When award-winning hospital administrator Casey Cooper first assumed his role as chief executive officer of Cherokee Indian Hospital, it was an impoverished Indian Health Service (IHS) facility, unable at times to treat patients due to a shortage of funds.
“There were times we would have to reach out to other local entities,” Cooper recalls. “We’d say, ‘according to the feds, we’re broke, but our patients still need care.’ There were extreme examples of administrators saying, ‘Refer your patients to us anyway; we’ll take care of them.’ We would negotiate these bottom-dollar agreements between the Eastern Band [of Cherokee] and these partners.”
Aside from those pinch-hitting deals, it was difficult for the hospital to enter into formal agreements with neighboring health care facilities, because of prohibitive red tape associated with federal control.
Cooper had known about the frustrations of IHS administration from his previous years as a public health nurse. “I became passionate about self-governance and self-determination when I saw how passionate and committed [health care workers] were but how inhibited and limited they were as a result of the Congressional appropriations process,” he said. “I knew that the Eastern Band had the competence, the capacity and the capabilities to provide a better health system for its members.”
It didn’t take long for Cooper, his colleagues and the Eastern Band to hatch an ambitions plan: they would break free of IHS and manage their own hospital. The idea began to form in the late 1990s. By the fall of 2002, the Eastern Band pulled out of the IHS system and formalized a self-governance agreement for its health care.
Located in Cherokee, North Carolina, the hospital provides for 11,000 Native Americans across five counties near Great Smoky Mountains National Park. Since its independence, its services have multiplied.
“We developed a robust and comprehensive pediatric dental program,” Cooper said. “We’ve improved access to immediate care clinics. We’ve streamlined and improved pharmacy services. We’ve been able to increase access to specialty care. In partnership with the tribe, we’ve been able to offer complementary medicine, anything from massage to acupuncture. With the tribe’s help, we’ve provided things like braces for our children, and dentures for our elders.”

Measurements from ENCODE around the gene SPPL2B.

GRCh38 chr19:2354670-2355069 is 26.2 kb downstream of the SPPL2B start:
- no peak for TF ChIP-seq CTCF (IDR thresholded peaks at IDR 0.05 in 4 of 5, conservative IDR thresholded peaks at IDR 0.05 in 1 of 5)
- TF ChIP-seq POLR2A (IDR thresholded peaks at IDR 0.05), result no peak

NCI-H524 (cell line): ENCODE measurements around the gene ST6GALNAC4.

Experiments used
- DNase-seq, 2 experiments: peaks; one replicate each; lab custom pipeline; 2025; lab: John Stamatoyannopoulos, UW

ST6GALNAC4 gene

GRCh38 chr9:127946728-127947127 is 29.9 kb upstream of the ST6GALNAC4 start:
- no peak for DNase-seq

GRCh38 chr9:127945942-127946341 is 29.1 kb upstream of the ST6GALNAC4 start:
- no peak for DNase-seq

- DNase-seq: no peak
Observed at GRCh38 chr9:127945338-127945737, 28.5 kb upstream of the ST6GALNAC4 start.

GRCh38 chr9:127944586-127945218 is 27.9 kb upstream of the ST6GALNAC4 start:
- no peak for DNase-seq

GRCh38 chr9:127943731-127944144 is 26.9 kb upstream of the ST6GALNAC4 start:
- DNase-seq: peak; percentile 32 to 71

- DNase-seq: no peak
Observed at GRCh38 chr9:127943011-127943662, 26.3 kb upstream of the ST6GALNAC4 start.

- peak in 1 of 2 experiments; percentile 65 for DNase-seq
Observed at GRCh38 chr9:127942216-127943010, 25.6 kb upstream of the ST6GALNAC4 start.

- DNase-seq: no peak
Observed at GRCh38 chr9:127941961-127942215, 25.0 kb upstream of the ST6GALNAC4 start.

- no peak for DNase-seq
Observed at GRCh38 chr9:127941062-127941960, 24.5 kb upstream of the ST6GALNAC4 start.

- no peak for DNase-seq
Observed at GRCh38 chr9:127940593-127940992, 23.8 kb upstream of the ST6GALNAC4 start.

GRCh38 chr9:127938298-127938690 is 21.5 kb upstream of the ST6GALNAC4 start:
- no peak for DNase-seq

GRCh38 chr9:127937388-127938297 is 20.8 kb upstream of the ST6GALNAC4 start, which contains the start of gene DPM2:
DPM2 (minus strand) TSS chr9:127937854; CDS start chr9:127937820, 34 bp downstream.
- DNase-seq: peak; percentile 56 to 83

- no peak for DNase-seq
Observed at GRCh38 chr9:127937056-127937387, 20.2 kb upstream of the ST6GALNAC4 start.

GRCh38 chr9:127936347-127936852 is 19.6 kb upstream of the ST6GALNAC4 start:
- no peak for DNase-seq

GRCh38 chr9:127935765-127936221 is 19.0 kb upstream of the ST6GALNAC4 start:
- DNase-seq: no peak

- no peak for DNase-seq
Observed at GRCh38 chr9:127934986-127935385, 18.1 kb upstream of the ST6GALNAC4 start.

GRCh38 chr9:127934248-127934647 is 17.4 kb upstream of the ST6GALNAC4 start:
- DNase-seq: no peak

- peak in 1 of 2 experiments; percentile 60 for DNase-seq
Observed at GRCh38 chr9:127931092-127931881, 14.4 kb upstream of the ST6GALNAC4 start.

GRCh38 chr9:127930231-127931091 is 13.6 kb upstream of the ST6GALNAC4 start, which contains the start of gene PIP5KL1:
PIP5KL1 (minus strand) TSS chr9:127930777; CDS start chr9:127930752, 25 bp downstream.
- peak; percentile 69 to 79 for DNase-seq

He added that the hospital has also begun offering state-of-the art radiology services like computerized tomography (CT) scans and digital archiving, and will soon add magnetic resonance imaging (MRI) technology.
Because of the successes on his watch, the National Indian Health Board honored Cooper with the Area/Regional Impact Award at its 28th Annual Consumer Conference, this past September in Anchorage, Alaska.
Still, Cooper is reticent to accept credit for the hospital’s revolution.
“These changes are the result of an entire community pulling together,” he said. “We grew up with, we went to school with and we go to church with the administrators and the people who work in the public health system around us. We were all equally vested in improving the health of the population.”
Asked about his role, Cooper was humble: “Maybe I facilitated the process,” he said. “Maybe I’m a servant. Maybe I’m just a passionate advocate for public health.”
Cooper is well aware that many health problems remain unresolved in the population he serves.
“I’m still very concerned about the prevalence of diabetes, hypertension, depression, alcoholism and substance abuse,” he said. The hospital has added a psychiatrist to its staff and implemented a telepsychiatry program to address depression. In addition, he said, “we’re pretty optimistic about our capabilities in chronic disease care.”
But a significant portion of the hospital’s funding still comes from the IHS, and the future of IHS funding isn’t looking bright. “We know demand is going to continue to go up, but we’re very concerned about the loss of purchasing power from flat or decreasing federal appropriations,” he said.
The good news is Cooper’s passion and ambition for public health shows no sign of letting up. “It may be a trust responsibility, but the health of the local community is our responsibility,” he said, “and we have to do this.”